Patrons at the Bowery Electric
John picked her up from work. He was dressed like any Brooklyn hipster and lingering outside her fishbowl. This would be the first time they had been alone, or as alone as one can be in midtown walking along the edge of Central Park where the horses are as still as statues. She was coming off the mania that only work can induce, though she could be induced into mania under many circumstances. She wasn’t quite sure what to say to him so she filled her fingers with a lit cigarette and pretended that she knew how to be a person talking to other people.
Catching the train, talking about insects, and she had always felt that they were fine so long as they stayed outside of her space and she knew where they were. There was nothing so worrisome as losing track. Having her eye on a spider for one moment and in the next, not knowing from what corner of the room they will reemerge. Deciding that frat-bros existed outside of the idea of the fraternity, that it was a way of being, a type of person.
They picked up Mark from work, lingering outside his theatre until he came out with a greasy fork and leftover Thai food. His boss had called him a Gem and there was no better name for being on the run than Gem Wackadoo, mostly because it seemed too false. No one would believe you were truly trying to hide from anyone.
There was a literary bar across the street, mostly called a literary bar because of the pictures on the walls of all the so-called greats, think of people like Shakespeare, those big names that everyone would have probably picked up in a high school lit class. Those last fifteen minutes of happy hour were not filled with drinks named after scholars but instead mixed drinks that were two thirds warm, one third whipped cream and the last one, which was her’s called The Godfather and only chosen because she had a love of amaretto. They decided that a literary bar was defined by the people who frequent, not by the place in and of itself. She and John conferred and came to the conclusion between them that Mark was the type, dressed for the role of literary bar patron. The kind of man who might sleep in the corner and discuss philosophy. It was so much better to be a person who was not defined by their job, unlike a financial bro, where all she wondered came back to the question of what do they have outside of their identity as a worker. Who you are as defined by what you think versus your occupation. They couldn’t help themselves and descended into the role gladly, becoming the denizens of the bar before closing out their tabs and taking the straight walk to the Bowery Electric to see John’s brother play.
At one point the front man of the band introduced a song by saying it was about child molestation but all she could hear as they sang the chorus, or the hook or whatever one calls a singular repeating phrase, was “are you ovulating”. Over and over Mark and she sang “are you ovulating” at the top of their lungs. She could picture herself whispering it into the ear of the next person she slept beside as they were about to drift off to sleep. It seemed all the better if that person was a man. That moment of confusion and the smile tucked away behind her face, behind her hair, unseen in the dark that would only be lit by pink lights or blue. After the set ended and they were standing near the bar waiting, and waiting for the crowd to change over John told them that they were wrong and somehow not knowing the real line seemed inconsequential.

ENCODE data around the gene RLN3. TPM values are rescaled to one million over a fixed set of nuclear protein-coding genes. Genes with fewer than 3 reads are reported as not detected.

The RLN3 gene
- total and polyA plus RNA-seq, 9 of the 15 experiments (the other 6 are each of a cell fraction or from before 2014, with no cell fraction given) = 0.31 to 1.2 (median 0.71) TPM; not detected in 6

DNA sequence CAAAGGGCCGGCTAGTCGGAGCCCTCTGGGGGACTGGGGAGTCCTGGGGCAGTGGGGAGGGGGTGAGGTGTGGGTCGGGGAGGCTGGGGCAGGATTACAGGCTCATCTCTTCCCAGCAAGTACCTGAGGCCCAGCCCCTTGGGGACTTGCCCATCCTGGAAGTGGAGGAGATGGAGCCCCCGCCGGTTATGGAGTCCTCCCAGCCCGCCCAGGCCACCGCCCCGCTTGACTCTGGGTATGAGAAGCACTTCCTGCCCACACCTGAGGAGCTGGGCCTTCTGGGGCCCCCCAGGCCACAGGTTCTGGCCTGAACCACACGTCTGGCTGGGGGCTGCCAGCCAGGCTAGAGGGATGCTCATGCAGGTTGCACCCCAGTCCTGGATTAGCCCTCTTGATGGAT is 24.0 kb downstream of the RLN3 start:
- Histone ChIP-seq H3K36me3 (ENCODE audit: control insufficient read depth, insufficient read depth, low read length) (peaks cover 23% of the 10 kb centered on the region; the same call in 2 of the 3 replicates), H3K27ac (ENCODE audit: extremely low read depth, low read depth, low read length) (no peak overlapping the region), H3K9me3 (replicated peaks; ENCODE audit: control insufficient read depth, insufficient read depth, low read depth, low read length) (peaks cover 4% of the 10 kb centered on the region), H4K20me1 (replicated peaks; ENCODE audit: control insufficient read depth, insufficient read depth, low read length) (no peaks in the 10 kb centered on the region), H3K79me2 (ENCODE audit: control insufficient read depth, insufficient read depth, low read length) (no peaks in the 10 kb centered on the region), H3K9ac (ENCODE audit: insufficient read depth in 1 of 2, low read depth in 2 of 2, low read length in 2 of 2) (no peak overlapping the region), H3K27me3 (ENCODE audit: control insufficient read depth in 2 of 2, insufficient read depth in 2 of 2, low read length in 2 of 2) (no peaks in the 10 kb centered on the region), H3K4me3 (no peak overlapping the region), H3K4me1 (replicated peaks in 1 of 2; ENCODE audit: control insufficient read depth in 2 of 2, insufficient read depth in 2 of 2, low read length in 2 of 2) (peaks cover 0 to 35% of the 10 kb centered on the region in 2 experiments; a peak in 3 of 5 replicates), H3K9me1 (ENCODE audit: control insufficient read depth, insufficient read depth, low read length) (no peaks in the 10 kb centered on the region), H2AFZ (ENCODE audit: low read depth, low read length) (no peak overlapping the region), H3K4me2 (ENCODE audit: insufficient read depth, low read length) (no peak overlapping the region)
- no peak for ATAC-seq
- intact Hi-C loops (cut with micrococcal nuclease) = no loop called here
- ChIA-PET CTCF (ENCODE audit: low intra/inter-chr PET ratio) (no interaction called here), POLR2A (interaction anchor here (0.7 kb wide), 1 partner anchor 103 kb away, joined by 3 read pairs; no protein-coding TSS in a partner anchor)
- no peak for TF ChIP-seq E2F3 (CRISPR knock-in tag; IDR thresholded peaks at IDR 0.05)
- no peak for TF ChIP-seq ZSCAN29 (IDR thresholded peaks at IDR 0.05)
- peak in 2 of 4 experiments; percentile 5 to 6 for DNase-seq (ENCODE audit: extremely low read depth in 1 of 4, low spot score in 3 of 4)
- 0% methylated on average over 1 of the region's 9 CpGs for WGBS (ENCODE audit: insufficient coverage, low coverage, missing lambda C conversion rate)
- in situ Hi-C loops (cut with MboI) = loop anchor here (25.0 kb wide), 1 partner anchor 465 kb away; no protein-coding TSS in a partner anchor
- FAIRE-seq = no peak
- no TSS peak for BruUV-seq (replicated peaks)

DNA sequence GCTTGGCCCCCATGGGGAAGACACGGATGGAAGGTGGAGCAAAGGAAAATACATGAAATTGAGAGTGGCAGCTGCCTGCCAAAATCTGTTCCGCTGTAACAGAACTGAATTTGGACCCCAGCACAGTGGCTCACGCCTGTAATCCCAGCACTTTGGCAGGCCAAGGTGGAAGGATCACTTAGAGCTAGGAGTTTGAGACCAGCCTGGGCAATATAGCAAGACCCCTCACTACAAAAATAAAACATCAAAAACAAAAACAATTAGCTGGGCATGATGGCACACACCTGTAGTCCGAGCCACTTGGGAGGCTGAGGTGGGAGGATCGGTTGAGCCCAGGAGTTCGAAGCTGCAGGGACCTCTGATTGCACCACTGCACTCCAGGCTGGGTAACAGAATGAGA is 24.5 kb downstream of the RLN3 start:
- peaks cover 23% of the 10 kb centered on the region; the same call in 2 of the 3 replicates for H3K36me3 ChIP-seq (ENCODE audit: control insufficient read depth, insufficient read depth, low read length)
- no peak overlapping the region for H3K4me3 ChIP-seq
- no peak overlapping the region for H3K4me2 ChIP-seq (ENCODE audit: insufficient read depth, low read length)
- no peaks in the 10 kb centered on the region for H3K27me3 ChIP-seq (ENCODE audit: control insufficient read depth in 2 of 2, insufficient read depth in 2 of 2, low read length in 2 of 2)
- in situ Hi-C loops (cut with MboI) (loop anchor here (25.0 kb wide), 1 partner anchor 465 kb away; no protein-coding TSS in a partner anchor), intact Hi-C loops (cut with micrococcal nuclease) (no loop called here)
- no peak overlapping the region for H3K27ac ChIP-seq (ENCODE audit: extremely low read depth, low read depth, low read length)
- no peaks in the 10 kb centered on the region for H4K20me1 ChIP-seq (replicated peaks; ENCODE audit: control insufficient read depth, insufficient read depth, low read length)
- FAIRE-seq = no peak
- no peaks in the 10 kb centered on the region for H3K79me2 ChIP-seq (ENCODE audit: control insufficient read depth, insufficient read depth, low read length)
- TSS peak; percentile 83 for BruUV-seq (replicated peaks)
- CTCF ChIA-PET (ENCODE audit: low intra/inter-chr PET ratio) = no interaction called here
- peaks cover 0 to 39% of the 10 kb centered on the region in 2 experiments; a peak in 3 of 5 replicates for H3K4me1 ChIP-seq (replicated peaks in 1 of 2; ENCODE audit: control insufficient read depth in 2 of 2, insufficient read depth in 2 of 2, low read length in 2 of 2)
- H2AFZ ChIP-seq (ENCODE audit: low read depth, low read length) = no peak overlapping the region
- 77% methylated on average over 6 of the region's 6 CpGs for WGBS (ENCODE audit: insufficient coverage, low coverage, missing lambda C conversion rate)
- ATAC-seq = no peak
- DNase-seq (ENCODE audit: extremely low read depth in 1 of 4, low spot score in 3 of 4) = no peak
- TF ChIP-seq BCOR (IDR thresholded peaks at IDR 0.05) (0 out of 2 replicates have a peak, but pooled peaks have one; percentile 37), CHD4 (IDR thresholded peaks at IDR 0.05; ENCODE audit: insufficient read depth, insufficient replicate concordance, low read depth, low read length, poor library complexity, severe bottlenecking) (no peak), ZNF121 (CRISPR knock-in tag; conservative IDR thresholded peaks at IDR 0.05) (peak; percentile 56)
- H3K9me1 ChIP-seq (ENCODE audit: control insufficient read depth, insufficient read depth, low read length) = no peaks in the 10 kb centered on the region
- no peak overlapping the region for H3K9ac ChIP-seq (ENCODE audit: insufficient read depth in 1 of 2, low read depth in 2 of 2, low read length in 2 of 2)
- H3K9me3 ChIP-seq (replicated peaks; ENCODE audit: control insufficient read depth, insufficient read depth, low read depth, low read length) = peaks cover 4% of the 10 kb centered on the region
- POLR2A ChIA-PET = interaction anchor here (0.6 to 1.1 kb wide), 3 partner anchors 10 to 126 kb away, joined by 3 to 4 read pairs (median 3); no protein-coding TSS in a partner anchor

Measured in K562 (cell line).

She didn’t know the next band and the age of the crowd felt like parents were watching them as they three danced to far too many guitars, dad rock at its best. The twist never felt so relevant. Using their limited ASL to communicate, deciding to go upstairs and pass a vape pen between them and not go back.
“This seems like a night for smoking.”
“I’m feeling it too.”
The park was warmer than it had a right to be for a night in February, and where there was supposed to be a fountain there was instead a box. Climbing over the lip and looking closely, each side was a political message, each she agreed with and wondered what protest brought it there, and why wasn’t she the one who did? One side asserted that it was now harder to join the military.
“I thought it was something anyone could do.”
While she was only a somewhat recent transplant to the city both Mark and John had grown up there, leaving for college and returning as adults to feel like tourists in a place that had been home. They no longer felt like they lived there anymore, just more drifters on the subway, and feeling less tangible for it.
They were interrupted by the incense man asking for a light and willing to trade a cone of sweet warm incense for the privilege. He looked the part, alone and picturesque in his rainbow bandana, jean jacket and patterned socks. John lit a cigarette and she told him that that was the other incense of the park. After the incense man left they did as well, stopping at a playground structured like spider webs. Singing childhood theme songs John and Mark climbed a horizontal ladder across a depression in the ground. The depression was gross and grimy and people had probably peed in it, laying flat on their stomachs and letting their urine stream directly below them in a straight line, perpendicular to the ladder and their bodies hanging above. It was much harder than it looked to climb across and she didn’t feel the need to try. She wondered how children did it. The gaps were even wider for them and they seemed all the more likely to fall.